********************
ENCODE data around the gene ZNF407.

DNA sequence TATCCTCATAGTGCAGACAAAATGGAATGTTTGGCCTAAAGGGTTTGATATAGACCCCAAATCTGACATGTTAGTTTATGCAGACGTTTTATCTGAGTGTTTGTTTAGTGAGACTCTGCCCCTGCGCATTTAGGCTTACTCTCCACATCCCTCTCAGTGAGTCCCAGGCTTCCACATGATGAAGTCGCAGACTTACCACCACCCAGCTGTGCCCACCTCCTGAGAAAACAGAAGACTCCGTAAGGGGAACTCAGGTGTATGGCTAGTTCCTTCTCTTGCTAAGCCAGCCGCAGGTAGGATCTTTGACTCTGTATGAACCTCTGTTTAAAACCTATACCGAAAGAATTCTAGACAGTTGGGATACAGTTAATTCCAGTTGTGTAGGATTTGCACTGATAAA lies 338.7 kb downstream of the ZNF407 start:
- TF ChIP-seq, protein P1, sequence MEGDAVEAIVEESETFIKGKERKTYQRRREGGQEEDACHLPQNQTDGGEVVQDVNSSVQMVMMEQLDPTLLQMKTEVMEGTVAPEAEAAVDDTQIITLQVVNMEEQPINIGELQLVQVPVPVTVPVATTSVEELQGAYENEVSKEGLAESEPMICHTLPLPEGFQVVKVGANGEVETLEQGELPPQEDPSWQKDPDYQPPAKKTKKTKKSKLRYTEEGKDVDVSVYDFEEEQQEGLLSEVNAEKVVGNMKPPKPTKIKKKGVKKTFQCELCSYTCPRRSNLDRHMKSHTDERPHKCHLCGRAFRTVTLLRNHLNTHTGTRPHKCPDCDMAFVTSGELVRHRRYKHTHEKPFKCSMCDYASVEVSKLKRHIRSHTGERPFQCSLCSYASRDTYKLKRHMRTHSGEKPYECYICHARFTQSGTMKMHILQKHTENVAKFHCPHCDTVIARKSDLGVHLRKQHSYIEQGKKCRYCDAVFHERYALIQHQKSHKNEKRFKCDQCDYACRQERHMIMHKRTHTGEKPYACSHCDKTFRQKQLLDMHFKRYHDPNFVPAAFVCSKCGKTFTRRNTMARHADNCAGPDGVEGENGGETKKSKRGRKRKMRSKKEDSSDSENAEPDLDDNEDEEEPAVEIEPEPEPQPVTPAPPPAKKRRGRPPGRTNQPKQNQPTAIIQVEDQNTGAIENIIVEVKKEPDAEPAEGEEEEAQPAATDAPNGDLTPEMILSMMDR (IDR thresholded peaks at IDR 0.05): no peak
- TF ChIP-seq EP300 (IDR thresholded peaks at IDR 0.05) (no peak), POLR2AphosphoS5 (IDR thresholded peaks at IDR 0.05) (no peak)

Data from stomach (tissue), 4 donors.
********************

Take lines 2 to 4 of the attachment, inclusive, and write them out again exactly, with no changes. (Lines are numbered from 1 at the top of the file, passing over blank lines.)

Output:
DNA sequence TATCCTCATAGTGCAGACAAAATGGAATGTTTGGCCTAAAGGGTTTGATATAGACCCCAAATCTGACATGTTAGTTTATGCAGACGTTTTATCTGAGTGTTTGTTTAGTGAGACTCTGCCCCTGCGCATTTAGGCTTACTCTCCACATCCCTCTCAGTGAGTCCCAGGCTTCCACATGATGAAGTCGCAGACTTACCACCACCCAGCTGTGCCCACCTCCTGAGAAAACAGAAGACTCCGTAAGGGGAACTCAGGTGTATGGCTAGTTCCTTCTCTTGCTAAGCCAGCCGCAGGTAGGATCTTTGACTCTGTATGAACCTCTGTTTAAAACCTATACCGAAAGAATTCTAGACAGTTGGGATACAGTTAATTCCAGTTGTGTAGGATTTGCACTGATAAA lies 338.7 kb downstream of the ZNF407 start:
- TF ChIP-seq, protein P1, sequence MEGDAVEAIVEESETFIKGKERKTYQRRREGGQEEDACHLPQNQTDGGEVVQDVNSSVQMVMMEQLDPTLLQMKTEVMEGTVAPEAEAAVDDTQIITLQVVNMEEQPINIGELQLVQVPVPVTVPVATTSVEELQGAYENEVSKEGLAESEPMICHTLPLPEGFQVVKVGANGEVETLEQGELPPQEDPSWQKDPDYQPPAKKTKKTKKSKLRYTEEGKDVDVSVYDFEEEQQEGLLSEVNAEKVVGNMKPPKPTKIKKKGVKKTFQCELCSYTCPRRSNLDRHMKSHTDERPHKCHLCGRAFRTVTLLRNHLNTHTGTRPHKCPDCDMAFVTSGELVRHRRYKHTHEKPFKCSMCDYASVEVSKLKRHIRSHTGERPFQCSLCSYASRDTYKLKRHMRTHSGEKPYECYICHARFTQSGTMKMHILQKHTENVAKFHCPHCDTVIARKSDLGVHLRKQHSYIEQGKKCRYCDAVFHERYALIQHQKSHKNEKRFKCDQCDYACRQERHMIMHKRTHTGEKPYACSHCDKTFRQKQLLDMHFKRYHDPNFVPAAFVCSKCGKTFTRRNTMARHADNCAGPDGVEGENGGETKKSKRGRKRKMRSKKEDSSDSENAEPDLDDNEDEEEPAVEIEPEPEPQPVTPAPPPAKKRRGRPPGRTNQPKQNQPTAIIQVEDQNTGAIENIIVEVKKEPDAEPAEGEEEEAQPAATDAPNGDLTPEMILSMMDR (IDR thresholded peaks at IDR 0.05): no peak
- TF ChIP-seq EP300 (IDR thresholded peaks at IDR 0.05) (no peak), POLR2AphosphoS5 (IDR thresholded peaks at IDR 0.05) (no peak)